The number of male babies born in the U.S. is dropping. And environmental factors may have a role to play in the changing demographic pattern, says a new study.
Researchers have found that the male birth is on a steady decline for the last three decades. The decline is equivalent to 135,000 fewer white males in the last 30 years in the U.S. Interestingly the decline is confined to whites only.
In Japan too a similar decline has been reported.
They say the reason for the decrease is unclear, but environmental factors coupled with the rising age of parents giving birth may be playing a role.
"We know that men who work with some solvents, metals, and pesticides father fewer baby boys. We also know that nutritional factors, physical health, and chemical exposures of pregnant women affect their ability to have children and the health of their offspring," says Devra Lee Davis, director of the University of Pittsburgh Cancer Institute's Center for Environmental Oncology, in a news release.
"We suspect that some combination of these factors, along with older age of parents, may account for decreasing male births," the news release states.
Environmental factors, such as prenatal exposure to endocrine- disrupting environmental pollutants may impact the SRY gene - a gene on the Y chromosome that determines the sex of a fertilized egg.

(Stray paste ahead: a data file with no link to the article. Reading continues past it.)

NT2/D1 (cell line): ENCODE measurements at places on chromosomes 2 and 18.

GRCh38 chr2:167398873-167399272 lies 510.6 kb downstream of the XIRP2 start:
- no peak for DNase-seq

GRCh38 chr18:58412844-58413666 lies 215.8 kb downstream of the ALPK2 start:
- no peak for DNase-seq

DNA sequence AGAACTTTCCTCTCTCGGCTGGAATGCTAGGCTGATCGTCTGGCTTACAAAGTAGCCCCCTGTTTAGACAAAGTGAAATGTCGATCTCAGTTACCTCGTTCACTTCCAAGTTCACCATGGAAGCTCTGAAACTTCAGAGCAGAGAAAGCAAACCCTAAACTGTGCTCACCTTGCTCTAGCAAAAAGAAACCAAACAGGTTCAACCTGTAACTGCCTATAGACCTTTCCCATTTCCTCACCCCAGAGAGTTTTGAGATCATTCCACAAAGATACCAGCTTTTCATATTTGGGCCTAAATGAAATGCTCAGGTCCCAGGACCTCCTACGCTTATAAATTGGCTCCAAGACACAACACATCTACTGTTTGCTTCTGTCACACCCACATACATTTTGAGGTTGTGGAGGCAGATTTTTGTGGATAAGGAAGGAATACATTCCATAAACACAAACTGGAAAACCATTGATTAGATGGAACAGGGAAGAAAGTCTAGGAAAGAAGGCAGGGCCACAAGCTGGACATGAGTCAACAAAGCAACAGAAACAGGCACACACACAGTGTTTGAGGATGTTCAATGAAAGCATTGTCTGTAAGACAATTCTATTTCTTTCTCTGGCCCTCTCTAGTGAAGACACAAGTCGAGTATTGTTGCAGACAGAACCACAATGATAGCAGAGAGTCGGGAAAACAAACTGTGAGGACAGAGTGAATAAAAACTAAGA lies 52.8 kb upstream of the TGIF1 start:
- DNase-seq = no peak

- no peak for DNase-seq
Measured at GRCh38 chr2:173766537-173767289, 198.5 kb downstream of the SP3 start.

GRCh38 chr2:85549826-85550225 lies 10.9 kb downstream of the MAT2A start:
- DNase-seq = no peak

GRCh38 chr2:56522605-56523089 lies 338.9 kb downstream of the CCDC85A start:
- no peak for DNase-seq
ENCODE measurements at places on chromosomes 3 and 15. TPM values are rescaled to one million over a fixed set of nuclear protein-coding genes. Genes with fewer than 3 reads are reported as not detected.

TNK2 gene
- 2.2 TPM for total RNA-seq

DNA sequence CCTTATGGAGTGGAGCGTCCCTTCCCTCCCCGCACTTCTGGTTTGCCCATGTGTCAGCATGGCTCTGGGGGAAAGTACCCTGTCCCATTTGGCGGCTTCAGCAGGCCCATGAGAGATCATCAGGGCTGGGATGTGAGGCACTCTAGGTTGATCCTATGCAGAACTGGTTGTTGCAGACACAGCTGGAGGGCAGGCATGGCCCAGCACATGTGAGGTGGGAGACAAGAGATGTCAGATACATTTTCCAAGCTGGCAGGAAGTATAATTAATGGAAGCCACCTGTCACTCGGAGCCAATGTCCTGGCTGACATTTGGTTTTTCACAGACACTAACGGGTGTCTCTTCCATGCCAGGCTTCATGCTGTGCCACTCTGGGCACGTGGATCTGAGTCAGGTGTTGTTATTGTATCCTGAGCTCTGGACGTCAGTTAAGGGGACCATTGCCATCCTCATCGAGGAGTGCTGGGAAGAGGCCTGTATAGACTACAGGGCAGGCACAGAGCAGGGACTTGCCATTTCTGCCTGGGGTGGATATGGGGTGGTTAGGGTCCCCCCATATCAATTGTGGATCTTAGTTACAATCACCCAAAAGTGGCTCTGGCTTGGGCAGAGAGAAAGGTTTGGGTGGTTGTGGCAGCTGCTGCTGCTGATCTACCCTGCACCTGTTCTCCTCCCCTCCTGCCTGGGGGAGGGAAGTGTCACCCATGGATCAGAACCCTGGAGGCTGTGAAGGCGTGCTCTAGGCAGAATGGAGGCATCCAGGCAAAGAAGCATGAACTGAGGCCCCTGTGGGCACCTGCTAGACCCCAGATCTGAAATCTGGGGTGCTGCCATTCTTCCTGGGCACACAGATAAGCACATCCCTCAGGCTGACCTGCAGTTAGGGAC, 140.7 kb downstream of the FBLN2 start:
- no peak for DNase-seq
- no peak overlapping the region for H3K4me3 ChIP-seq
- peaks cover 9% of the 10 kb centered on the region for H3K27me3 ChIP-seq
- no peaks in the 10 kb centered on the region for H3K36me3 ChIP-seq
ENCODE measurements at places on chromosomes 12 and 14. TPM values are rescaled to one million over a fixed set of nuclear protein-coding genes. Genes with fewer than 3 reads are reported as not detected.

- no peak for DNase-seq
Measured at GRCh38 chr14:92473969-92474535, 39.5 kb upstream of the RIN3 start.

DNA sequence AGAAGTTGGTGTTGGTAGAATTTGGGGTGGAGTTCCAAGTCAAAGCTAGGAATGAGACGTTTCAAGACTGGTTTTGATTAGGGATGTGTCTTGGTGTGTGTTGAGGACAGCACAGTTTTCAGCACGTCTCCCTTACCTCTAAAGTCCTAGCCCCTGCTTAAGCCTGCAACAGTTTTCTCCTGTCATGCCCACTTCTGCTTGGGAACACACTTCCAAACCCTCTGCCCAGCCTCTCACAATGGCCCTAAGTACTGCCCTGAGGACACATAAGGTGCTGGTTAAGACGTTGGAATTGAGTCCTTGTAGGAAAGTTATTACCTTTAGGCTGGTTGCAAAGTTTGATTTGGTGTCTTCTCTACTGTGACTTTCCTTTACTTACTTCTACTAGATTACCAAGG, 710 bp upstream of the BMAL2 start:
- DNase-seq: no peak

Other environmental factors that also may affect the viability of a male fetus include the parents' weight, nutrition and the use of alcohol and drugs.
In the study, researchers analyzed birth statistics in the U.S. from 1970 to 2002 and in Japan from 1970 to 1999. The results appear in the online edition of Environmental Health Perspectives.
The results showed an overall decline of 17 males per 10,000 births in the U.S. and 37 males per 10,000 births in Japan during the study period.
On the other hand the number of black male births has increased slowly over the last three decades, though the ratio of male-to-female births among blacks remains lower than that of whites.
In addition, blacks have a higher fetal mortality rate, and male black babies are more likely to die than females.
"Given the higher mortality rates for African-American males in the United States, these results re-emphasize the need to determine all factors, including environmental contaminants, which are responsible for this continuing health disparity," notes researcher Lovell A. Jones, director of the Center for Research on Minority Health at the University of Texas M.D. Anderson Cancer Center.
"Given the importance of reproduction for the health of any species, the trends we observed in the U.S. and Japan merit concern," added Dr. Davis. "In light of our findings, more detailed studies should be carried out that examine sex ratio in smaller groups with defined exposures as a potential indicator of environmental contamination."